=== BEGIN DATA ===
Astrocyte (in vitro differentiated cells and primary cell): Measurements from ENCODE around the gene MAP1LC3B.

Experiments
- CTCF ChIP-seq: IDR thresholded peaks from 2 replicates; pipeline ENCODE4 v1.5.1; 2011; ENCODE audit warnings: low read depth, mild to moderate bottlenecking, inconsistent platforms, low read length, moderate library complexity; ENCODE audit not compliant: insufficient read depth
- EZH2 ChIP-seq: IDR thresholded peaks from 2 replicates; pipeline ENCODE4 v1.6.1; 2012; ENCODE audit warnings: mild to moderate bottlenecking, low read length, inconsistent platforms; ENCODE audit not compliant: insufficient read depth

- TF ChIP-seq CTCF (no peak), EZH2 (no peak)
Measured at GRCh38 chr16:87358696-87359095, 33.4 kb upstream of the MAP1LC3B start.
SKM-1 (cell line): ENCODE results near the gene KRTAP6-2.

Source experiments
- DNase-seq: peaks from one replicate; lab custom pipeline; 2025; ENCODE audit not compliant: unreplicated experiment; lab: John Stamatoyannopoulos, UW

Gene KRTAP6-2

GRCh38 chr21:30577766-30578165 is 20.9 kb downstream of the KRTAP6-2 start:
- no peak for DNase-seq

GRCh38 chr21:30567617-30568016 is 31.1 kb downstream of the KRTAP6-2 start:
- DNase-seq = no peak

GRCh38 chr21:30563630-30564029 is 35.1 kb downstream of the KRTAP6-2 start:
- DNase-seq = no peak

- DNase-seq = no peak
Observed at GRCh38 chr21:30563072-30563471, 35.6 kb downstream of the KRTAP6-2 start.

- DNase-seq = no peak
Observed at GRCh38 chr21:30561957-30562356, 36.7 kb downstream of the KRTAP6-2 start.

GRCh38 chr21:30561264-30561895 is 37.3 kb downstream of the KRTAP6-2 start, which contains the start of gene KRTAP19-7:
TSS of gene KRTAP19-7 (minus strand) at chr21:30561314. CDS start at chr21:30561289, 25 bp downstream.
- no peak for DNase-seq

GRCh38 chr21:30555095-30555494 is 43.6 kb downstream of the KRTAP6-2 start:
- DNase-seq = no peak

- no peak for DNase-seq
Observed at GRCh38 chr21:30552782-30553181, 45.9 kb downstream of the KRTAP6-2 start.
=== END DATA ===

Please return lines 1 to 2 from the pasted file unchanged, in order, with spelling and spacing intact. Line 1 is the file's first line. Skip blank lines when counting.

Astrocyte (in vitro differentiated cells and primary cell): Measurements from ENCODE around the gene MAP1LC3B.

Experiments